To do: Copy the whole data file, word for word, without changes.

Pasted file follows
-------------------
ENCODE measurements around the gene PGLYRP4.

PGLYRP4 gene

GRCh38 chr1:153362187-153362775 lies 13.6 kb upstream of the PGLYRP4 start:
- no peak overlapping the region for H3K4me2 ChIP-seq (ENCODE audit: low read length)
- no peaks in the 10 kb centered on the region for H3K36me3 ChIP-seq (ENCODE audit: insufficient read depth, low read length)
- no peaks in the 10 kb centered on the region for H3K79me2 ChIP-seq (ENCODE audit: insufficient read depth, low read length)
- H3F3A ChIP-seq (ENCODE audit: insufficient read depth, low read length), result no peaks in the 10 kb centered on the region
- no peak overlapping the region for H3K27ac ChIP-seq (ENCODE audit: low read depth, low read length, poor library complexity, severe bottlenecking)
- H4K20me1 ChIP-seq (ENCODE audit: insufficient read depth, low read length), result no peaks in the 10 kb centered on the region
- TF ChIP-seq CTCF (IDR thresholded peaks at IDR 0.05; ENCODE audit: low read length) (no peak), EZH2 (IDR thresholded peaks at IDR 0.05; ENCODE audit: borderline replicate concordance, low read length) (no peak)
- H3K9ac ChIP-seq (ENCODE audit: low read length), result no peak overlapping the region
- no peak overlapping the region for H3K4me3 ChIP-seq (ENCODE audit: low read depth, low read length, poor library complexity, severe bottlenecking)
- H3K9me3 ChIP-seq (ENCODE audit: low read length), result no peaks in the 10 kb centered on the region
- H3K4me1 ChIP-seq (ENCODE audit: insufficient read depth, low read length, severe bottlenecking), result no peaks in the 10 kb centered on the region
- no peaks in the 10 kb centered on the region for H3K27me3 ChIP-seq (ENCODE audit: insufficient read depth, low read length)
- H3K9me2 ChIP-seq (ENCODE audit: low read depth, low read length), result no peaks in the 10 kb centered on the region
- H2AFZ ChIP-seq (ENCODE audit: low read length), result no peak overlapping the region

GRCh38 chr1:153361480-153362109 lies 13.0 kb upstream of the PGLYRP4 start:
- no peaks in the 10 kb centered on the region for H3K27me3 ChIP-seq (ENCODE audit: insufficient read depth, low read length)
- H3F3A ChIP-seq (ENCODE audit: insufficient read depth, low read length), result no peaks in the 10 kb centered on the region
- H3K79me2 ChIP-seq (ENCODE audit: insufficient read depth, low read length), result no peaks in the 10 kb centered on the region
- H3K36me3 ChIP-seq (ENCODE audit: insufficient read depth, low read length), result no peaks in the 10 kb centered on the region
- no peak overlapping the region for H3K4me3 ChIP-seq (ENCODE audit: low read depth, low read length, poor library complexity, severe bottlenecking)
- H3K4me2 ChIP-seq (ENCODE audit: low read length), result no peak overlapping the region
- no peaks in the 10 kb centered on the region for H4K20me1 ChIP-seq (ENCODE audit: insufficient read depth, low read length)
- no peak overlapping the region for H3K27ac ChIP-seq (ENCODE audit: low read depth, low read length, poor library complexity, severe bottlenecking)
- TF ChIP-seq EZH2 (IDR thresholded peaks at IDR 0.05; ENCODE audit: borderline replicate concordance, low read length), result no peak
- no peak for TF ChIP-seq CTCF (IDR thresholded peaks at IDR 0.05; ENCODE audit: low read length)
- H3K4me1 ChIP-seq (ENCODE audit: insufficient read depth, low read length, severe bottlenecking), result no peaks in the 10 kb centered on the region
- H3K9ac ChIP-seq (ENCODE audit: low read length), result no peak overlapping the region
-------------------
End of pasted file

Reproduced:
ENCODE measurements around the gene PGLYRP4.

PGLYRP4 gene

GRCh38 chr1:153362187-153362775 lies 13.6 kb upstream of the PGLYRP4 start:
- no peak overlapping the region for H3K4me2 ChIP-seq (ENCODE audit: low read length)
- no peaks in the 10 kb centered on the region for H3K36me3 ChIP-seq (ENCODE audit: insufficient read depth, low read length)
- no peaks in the 10 kb centered on the region for H3K79me2 ChIP-seq (ENCODE audit: insufficient read depth, low read length)
- H3F3A ChIP-seq (ENCODE audit: insufficient read depth, low read length), result no peaks in the 10 kb centered on the region
- no peak overlapping the region for H3K27ac ChIP-seq (ENCODE audit: low read depth, low read length, poor library complexity, severe bottlenecking)
- H4K20me1 ChIP-seq (ENCODE audit: insufficient read depth, low read length), result no peaks in the 10 kb centered on the region
- TF ChIP-seq CTCF (IDR thresholded peaks at IDR 0.05; ENCODE audit: low read length) (no peak), EZH2 (IDR thresholded peaks at IDR 0.05; ENCODE audit: borderline replicate concordance, low read length) (no peak)
- H3K9ac ChIP-seq (ENCODE audit: low read length), result no peak overlapping the region
- no peak overlapping the region for H3K4me3 ChIP-seq (ENCODE audit: low read depth, low read length, poor library complexity, severe bottlenecking)
- H3K9me3 ChIP-seq (ENCODE audit: low read length), result no peaks in the 10 kb centered on the region
- H3K4me1 ChIP-seq (ENCODE audit: insufficient read depth, low read length, severe bottlenecking), result no peaks in the 10 kb centered on the region
- no peaks in the 10 kb centered on the region for H3K27me3 ChIP-seq (ENCODE audit: insufficient read depth, low read length)
- H3K9me2 ChIP-seq (ENCODE audit: low read depth, low read length), result no peaks in the 10 kb centered on the region
- H2AFZ ChIP-seq (ENCODE audit: low read length), result no peak overlapping the region

GRCh38 chr1:153361480-153362109 lies 13.0 kb upstream of the PGLYRP4 start:
- no peaks in the 10 kb centered on the region for H3K27me3 ChIP-seq (ENCODE audit: insufficient read depth, low read length)
- H3F3A ChIP-seq (ENCODE audit: insufficient read depth, low read length), result no peaks in the 10 kb centered on the region
- H3K79me2 ChIP-seq (ENCODE audit: insufficient read depth, low read length), result no peaks in the 10 kb centered on the region
- H3K36me3 ChIP-seq (ENCODE audit: insufficient read depth, low read length), result no peaks in the 10 kb centered on the region
- no peak overlapping the region for H3K4me3 ChIP-seq (ENCODE audit: low read depth, low read length, poor library complexity, severe bottlenecking)
- H3K4me2 ChIP-seq (ENCODE audit: low read length), result no peak overlapping the region
- no peaks in the 10 kb centered on the region for H4K20me1 ChIP-seq (ENCODE audit: insufficient read depth, low read length)
- no peak overlapping the region for H3K27ac ChIP-seq (ENCODE audit: low read depth, low read length, poor library complexity, severe bottlenecking)
- TF ChIP-seq EZH2 (IDR thresholded peaks at IDR 0.05; ENCODE audit: borderline replicate concordance, low read length), result no peak
- no peak for TF ChIP-seq CTCF (IDR thresholded peaks at IDR 0.05; ENCODE audit: low read length)
- H3K4me1 ChIP-seq (ENCODE audit: insufficient read depth, low read length, severe bottlenecking), result no peaks in the 10 kb centered on the region
- H3K9ac ChIP-seq (ENCODE audit: low read length), result no peak overlapping the region